What would Schaffhausen's cityscape be without the Munot? With the Züri tram instead of the trolleybuses of the time? The Rhine harbor instead of the Bretterbadi?
Schaffhausen could look quite different today. In their book, published in 1988, Bernhard Ott and Hans Bölsterli use various illustrations, drawings and photomontages to visualize how building plans which had been discussed, planned but were eventually rejected would have shaped and changed Schaffhausen's townscape. With the help of blueprints, planning applications and other files that had long been stored away in archives, they also analyzed what the worries and thoughts were on the minds of architects, politicians and public at the time.
The enthralling question of "what if ..." compared to that of "what has really been implemented before 1988" are omnipresent when reading this work.
As a company with a longstanding presence in the town, GF cannot be overlooked is also mentioned at various points in the book: At the current location of the GF office building in Ebnat, for example, there could have been a tram depot instead! When the old tram depot at the Etzwiler underpass had become too small in 1911, Hermann Geiser, the then director of the city tram, proposed to the city council a new depot on the 7,000 square meter property that was owned, at the time, by CMC. However, the project - which had been well received until then - got a spanner in the works. A commission appointed by the City Council expressed concerns, in part also due to high construction costs. It was not until 1987 that the Schaffhauser Verkehrsbetriebe was allowed to move into a new depot on the Hinterer Ebnat, approx. 500 meters from the originally intended location. GF took over that CMC property in 1958 and built the office building we know today.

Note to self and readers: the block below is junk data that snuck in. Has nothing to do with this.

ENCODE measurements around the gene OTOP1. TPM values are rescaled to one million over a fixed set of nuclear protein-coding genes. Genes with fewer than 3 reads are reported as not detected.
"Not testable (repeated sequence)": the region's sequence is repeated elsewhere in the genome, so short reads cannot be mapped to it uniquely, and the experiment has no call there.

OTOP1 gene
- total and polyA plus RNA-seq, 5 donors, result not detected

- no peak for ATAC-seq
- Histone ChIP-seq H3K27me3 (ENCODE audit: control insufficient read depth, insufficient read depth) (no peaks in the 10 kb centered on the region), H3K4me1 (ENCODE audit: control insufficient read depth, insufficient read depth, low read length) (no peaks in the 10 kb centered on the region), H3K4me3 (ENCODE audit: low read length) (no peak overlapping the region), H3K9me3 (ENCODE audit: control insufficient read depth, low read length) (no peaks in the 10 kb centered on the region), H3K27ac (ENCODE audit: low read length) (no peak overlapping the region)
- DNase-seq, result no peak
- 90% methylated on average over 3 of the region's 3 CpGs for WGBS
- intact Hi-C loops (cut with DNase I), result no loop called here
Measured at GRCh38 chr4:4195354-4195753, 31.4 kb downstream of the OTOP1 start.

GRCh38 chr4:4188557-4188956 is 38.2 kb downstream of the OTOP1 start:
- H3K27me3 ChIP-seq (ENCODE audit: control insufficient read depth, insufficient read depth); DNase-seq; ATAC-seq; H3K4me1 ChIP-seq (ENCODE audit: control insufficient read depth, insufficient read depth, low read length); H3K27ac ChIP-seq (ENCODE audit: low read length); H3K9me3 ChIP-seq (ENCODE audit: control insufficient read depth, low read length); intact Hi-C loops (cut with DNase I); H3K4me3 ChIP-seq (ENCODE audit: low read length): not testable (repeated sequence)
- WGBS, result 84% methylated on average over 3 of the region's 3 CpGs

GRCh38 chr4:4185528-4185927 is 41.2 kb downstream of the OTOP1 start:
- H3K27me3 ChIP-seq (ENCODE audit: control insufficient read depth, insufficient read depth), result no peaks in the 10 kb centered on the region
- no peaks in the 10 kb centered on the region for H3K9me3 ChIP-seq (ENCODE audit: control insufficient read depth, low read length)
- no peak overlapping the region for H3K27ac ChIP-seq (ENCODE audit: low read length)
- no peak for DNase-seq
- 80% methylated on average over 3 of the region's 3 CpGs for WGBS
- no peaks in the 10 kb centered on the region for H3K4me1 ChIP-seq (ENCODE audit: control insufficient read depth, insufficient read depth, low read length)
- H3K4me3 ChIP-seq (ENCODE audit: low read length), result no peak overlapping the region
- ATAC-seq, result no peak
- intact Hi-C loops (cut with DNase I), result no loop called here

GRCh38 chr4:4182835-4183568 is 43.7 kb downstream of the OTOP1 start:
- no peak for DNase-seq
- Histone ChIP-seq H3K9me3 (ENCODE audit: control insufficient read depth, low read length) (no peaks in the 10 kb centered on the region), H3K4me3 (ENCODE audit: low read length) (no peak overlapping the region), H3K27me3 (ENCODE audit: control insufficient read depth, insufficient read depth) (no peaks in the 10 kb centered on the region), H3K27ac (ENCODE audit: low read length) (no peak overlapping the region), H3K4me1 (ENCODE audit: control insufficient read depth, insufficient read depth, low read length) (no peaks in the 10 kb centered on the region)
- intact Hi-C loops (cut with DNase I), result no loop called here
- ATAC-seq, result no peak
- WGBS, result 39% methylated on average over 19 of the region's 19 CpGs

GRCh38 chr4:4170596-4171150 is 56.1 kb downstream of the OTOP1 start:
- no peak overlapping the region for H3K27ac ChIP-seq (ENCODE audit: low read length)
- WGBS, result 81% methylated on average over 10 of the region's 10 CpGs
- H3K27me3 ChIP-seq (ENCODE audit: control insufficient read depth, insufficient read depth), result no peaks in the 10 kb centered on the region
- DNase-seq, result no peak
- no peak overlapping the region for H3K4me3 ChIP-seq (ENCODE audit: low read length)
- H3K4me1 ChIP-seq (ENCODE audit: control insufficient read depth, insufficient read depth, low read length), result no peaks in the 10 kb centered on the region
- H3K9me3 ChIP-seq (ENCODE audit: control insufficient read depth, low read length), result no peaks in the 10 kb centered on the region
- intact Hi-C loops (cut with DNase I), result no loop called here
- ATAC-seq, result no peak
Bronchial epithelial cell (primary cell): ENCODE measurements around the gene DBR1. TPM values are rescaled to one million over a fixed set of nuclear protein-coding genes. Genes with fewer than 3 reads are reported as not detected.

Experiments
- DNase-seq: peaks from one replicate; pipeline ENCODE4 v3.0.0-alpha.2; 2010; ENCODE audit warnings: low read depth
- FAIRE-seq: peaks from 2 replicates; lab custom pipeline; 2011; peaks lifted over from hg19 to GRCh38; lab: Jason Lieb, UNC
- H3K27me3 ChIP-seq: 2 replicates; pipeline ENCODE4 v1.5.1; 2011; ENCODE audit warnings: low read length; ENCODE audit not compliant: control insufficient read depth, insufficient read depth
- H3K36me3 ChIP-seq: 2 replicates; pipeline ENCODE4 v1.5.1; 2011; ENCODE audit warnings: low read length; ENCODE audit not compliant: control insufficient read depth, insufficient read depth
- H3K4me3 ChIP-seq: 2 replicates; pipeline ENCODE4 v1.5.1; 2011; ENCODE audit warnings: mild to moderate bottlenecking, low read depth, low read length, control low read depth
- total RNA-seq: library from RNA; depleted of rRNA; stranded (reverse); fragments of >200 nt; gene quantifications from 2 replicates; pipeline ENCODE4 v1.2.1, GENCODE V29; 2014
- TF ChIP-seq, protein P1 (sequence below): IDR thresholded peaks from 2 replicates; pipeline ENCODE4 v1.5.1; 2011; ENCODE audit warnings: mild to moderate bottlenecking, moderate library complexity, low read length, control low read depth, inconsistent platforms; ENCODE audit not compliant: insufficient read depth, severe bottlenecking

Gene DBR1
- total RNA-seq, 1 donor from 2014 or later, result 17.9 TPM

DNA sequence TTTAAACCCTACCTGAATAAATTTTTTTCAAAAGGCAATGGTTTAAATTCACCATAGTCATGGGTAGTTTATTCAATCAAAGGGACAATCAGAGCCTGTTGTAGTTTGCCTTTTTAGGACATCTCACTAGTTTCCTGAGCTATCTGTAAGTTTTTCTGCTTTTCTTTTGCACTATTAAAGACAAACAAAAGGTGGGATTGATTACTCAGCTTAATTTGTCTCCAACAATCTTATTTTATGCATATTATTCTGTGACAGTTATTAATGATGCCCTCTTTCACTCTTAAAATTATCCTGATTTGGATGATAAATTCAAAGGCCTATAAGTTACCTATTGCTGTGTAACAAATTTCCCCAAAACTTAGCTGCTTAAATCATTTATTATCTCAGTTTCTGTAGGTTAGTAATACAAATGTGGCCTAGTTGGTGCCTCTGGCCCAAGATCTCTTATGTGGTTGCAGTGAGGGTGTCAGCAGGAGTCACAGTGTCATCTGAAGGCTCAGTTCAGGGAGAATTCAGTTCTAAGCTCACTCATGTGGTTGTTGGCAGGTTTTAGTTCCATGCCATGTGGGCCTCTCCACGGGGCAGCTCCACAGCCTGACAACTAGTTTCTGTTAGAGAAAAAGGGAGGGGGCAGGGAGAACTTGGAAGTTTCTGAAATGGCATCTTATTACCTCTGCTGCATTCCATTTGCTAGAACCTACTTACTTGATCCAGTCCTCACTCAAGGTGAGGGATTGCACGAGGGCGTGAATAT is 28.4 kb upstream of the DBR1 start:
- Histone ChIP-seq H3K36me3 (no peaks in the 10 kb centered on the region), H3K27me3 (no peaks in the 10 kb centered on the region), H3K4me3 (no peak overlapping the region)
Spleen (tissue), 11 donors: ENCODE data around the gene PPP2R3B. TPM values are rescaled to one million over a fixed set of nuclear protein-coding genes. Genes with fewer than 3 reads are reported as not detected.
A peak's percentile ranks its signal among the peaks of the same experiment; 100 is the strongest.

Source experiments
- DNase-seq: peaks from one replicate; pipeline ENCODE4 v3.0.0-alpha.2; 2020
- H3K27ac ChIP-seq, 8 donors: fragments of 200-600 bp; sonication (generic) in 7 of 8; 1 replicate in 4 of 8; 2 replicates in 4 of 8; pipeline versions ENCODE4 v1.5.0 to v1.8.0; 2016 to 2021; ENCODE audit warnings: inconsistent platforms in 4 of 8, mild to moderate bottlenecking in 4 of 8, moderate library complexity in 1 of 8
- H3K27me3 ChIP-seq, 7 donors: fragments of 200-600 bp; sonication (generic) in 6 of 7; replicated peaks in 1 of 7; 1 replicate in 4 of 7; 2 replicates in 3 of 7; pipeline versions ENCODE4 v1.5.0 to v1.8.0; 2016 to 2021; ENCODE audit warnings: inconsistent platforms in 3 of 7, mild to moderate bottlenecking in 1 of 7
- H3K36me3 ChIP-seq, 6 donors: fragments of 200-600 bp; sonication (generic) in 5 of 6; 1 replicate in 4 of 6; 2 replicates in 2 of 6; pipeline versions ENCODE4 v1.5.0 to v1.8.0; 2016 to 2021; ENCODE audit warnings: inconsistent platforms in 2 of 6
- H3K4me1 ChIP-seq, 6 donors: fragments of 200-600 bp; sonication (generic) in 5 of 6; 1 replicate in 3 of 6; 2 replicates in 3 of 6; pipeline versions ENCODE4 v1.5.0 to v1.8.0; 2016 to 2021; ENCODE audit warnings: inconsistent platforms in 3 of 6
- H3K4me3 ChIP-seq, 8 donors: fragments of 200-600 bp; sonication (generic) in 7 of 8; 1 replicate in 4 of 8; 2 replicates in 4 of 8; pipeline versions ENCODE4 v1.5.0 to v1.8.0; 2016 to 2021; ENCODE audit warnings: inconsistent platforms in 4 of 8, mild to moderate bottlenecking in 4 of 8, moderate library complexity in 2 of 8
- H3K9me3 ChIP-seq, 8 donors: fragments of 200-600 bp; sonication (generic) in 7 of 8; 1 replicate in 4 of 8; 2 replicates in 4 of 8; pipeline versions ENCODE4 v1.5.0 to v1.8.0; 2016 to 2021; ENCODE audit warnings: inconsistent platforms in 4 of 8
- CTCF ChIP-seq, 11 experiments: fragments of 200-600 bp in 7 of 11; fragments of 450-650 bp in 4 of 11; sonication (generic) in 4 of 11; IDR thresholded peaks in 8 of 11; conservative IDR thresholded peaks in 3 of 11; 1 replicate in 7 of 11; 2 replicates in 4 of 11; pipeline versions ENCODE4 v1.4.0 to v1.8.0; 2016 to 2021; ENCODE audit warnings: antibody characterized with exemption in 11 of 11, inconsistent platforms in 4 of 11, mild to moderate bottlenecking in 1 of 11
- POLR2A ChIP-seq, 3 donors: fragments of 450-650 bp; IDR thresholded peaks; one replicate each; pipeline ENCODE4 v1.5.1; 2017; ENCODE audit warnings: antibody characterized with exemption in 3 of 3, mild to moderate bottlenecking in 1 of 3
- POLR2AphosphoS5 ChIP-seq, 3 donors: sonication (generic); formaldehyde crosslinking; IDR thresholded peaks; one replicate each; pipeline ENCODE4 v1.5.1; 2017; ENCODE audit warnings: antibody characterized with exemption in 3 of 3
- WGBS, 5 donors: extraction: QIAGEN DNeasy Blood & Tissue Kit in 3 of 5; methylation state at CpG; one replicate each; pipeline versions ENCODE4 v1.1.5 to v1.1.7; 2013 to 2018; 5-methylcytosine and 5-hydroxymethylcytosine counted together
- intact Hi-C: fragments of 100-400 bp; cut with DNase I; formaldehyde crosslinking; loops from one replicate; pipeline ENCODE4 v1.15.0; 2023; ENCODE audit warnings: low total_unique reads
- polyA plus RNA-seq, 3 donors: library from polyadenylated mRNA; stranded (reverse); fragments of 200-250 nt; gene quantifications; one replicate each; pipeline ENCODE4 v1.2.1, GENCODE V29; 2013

Around 1900 the construction of a cable car in Munotgraben with terminus at Bachstrasse and Munot was being discussed - fortunately, the plans were then discarded.